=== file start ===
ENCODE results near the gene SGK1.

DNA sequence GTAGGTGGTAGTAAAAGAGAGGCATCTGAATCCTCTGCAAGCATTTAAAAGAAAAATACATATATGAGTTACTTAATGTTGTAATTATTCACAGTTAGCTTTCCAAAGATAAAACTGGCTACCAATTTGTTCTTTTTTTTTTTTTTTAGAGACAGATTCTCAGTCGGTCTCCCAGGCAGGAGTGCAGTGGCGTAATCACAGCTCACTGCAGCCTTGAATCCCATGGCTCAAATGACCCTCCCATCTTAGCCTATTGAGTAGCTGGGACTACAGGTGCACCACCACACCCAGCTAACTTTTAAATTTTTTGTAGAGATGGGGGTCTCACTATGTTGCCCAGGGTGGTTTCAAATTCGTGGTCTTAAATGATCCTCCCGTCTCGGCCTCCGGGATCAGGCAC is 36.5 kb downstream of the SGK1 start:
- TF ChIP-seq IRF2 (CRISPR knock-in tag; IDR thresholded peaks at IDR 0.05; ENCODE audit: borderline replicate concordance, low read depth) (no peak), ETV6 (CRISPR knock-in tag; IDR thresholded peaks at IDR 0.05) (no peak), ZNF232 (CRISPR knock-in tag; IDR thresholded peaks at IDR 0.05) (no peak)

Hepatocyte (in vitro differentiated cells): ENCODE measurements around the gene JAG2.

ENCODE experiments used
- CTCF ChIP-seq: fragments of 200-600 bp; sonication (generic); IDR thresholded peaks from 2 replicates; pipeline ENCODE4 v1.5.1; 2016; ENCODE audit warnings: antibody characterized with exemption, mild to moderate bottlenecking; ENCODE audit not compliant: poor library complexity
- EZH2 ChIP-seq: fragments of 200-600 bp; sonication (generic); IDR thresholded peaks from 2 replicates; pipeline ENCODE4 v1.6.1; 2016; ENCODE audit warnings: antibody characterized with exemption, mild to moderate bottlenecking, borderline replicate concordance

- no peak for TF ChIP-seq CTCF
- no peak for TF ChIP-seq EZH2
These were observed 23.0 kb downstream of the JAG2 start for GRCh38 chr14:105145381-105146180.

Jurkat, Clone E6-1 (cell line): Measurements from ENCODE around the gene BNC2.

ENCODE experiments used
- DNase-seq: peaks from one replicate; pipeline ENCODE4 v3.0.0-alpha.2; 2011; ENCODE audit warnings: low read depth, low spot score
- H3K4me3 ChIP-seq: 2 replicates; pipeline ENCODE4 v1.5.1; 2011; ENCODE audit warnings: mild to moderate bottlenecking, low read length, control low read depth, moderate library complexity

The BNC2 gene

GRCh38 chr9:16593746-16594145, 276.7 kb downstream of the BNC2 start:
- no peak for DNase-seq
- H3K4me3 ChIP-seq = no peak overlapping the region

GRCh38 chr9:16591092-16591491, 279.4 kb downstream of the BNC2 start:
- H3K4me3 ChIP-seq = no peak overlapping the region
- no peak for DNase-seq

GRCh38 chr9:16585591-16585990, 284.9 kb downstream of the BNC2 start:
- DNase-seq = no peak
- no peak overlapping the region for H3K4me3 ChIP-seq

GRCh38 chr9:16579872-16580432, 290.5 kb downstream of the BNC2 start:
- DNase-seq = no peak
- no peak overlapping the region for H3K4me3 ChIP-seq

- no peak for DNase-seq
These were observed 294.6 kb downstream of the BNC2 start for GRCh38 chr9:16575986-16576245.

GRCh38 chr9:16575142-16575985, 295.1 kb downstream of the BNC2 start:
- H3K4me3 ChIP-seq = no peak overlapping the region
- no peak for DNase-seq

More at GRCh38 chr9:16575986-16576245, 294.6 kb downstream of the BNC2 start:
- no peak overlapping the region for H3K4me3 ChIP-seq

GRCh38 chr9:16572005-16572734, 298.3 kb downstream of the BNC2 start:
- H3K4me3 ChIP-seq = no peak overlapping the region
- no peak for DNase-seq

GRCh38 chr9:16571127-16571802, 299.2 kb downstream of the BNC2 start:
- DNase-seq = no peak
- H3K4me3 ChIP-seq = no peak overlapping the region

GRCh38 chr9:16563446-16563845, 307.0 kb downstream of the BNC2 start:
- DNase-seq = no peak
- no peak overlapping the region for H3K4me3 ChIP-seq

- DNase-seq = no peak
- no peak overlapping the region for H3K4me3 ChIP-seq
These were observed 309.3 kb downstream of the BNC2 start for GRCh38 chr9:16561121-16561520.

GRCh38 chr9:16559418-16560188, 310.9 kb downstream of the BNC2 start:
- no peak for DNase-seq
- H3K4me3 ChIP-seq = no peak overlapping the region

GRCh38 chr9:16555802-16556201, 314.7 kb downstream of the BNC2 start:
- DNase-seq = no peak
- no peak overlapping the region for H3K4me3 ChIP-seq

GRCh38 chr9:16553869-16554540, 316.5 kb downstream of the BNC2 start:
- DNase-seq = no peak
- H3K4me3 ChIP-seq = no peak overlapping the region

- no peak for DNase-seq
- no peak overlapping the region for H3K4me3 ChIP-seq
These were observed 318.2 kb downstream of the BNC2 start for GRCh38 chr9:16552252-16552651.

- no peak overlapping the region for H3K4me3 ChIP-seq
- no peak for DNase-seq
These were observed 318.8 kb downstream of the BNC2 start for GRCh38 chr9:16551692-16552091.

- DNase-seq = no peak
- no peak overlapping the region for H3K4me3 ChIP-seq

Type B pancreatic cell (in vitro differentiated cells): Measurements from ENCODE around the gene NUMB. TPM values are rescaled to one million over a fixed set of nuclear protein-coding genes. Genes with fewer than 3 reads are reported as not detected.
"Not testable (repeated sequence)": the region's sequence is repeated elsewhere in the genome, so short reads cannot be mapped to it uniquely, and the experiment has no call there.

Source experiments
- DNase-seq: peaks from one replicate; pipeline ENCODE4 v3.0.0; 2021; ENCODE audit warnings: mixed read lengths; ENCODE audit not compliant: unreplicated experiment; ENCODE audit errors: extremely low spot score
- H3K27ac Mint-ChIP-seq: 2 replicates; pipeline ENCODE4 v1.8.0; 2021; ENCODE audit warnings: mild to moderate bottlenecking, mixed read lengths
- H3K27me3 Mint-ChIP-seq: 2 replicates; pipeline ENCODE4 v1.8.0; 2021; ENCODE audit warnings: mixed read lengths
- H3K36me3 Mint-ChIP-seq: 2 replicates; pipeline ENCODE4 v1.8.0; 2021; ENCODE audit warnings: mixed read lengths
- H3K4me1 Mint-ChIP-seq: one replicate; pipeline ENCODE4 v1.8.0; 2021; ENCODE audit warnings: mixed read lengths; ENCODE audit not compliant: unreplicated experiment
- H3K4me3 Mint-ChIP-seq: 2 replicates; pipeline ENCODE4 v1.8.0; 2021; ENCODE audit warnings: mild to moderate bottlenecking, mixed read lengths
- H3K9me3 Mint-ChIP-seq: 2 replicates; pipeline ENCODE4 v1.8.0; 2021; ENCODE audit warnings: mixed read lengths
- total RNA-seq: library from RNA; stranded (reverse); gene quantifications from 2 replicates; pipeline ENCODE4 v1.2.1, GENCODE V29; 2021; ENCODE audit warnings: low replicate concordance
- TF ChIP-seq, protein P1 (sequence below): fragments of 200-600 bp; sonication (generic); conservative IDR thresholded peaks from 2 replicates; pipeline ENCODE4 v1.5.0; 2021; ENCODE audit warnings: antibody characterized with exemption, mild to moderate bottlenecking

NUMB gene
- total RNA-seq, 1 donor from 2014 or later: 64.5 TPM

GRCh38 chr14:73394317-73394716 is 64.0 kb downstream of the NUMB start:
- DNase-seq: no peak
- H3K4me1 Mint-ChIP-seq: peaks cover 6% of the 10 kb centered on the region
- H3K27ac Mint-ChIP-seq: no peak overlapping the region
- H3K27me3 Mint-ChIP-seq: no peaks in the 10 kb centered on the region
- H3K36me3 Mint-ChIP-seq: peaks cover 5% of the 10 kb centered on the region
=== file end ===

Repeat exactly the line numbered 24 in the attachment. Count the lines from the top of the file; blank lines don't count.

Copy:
- no peak overlapping the region for H3K4me3 ChIP-seq